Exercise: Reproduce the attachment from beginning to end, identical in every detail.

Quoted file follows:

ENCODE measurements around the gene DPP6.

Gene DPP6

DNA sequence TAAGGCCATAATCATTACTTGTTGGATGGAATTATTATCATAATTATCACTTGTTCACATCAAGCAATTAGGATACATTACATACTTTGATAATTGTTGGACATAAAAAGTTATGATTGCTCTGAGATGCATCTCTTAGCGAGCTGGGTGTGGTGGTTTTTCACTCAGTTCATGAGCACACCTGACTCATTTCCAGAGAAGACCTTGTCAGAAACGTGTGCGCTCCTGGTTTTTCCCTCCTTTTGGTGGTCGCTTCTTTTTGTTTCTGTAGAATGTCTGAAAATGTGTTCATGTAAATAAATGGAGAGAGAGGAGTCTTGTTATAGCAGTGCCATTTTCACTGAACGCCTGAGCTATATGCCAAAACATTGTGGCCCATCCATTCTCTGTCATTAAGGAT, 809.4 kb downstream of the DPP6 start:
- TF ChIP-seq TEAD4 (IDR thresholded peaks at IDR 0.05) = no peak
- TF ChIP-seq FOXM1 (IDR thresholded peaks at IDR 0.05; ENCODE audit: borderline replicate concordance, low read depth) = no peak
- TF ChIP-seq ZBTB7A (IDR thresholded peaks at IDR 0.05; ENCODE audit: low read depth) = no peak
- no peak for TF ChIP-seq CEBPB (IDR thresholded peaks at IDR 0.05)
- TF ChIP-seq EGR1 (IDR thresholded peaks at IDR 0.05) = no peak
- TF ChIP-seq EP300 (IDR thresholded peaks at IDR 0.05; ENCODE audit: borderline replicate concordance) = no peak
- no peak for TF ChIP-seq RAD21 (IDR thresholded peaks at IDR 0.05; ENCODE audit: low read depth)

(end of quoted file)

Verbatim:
ENCODE measurements around the gene DPP6.

Gene DPP6

DNA sequence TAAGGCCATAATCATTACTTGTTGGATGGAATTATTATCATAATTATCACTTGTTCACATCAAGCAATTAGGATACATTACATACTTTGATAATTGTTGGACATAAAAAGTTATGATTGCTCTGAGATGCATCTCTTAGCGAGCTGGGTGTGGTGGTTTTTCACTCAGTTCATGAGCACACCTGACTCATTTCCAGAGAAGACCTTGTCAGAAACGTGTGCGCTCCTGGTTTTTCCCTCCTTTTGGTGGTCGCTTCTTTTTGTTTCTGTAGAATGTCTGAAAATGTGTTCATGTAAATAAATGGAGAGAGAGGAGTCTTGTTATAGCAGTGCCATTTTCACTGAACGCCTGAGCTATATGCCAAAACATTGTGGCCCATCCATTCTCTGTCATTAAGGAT, 809.4 kb downstream of the DPP6 start:
- TF ChIP-seq TEAD4 (IDR thresholded peaks at IDR 0.05) = no peak
- TF ChIP-seq FOXM1 (IDR thresholded peaks at IDR 0.05; ENCODE audit: borderline replicate concordance, low read depth) = no peak
- TF ChIP-seq ZBTB7A (IDR thresholded peaks at IDR 0.05; ENCODE audit: low read depth) = no peak
- no peak for TF ChIP-seq CEBPB (IDR thresholded peaks at IDR 0.05)
- TF ChIP-seq EGR1 (IDR thresholded peaks at IDR 0.05) = no peak
- TF ChIP-seq EP300 (IDR thresholded peaks at IDR 0.05; ENCODE audit: borderline replicate concordance) = no peak
- no peak for TF ChIP-seq RAD21 (IDR thresholded peaks at IDR 0.05; ENCODE audit: low read depth)